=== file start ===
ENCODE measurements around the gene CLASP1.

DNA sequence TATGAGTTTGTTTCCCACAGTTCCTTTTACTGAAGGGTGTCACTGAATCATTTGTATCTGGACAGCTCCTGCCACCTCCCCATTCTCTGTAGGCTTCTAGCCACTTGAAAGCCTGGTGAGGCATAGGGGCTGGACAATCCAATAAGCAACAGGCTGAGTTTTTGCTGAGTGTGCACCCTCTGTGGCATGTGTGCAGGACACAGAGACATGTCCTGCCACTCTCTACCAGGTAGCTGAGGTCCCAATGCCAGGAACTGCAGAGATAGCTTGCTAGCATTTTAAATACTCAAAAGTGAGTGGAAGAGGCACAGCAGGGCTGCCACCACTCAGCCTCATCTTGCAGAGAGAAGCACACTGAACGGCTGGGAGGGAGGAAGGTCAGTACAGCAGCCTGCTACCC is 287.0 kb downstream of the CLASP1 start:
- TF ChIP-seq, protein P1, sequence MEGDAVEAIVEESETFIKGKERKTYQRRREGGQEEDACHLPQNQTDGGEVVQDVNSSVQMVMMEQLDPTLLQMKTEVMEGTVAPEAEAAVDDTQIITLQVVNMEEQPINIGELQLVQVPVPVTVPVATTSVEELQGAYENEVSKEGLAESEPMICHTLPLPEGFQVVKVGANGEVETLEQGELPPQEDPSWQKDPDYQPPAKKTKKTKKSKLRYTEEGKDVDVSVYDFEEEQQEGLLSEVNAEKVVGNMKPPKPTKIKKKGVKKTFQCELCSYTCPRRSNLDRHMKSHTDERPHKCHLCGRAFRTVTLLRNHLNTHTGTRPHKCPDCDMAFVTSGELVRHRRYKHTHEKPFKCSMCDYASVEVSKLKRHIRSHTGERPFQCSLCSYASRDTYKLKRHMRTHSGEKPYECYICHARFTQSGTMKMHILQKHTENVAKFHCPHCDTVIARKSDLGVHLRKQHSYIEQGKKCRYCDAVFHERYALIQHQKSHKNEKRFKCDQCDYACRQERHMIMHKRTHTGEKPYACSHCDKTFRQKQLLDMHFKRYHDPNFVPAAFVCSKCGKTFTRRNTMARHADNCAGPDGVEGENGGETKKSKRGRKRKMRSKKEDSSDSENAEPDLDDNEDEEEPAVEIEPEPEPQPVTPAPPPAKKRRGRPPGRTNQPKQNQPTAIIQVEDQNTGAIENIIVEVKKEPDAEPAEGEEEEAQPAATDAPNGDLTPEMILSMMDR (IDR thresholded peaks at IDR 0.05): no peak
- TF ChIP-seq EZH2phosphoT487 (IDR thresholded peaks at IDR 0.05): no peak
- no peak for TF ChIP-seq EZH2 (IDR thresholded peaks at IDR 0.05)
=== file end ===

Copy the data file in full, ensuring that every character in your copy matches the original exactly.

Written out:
ENCODE measurements around the gene CLASP1.

DNA sequence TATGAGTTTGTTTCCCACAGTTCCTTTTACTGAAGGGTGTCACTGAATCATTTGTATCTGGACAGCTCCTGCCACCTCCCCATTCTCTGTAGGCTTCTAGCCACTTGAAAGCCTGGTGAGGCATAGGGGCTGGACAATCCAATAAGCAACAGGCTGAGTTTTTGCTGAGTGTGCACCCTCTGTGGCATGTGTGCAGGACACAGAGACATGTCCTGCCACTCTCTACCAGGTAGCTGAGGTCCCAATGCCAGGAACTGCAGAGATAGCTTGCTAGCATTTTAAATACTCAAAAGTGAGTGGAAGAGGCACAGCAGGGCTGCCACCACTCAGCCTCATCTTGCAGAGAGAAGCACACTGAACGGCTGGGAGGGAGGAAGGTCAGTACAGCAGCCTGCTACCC is 287.0 kb downstream of the CLASP1 start:
- TF ChIP-seq, protein P1, sequence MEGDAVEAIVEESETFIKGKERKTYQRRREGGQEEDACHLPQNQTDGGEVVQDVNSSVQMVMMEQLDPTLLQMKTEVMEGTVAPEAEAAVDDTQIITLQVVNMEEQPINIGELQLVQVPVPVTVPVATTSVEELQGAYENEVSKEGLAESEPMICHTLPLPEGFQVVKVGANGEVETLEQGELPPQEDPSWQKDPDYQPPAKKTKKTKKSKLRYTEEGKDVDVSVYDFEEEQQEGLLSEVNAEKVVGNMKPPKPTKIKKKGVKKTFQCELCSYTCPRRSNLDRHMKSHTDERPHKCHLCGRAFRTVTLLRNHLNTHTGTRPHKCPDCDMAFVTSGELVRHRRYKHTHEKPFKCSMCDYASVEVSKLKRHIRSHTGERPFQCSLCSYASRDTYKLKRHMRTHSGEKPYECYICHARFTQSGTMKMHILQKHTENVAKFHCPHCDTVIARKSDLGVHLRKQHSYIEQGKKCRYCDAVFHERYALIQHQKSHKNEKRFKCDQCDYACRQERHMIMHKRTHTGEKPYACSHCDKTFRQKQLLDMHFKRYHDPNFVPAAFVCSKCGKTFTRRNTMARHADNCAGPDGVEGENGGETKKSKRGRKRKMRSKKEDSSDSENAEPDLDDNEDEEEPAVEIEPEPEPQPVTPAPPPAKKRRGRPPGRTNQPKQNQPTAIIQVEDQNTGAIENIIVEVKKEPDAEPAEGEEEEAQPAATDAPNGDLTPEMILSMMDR (IDR thresholded peaks at IDR 0.05): no peak
- TF ChIP-seq EZH2phosphoT487 (IDR thresholded peaks at IDR 0.05): no peak
- no peak for TF ChIP-seq EZH2 (IDR thresholded peaks at IDR 0.05)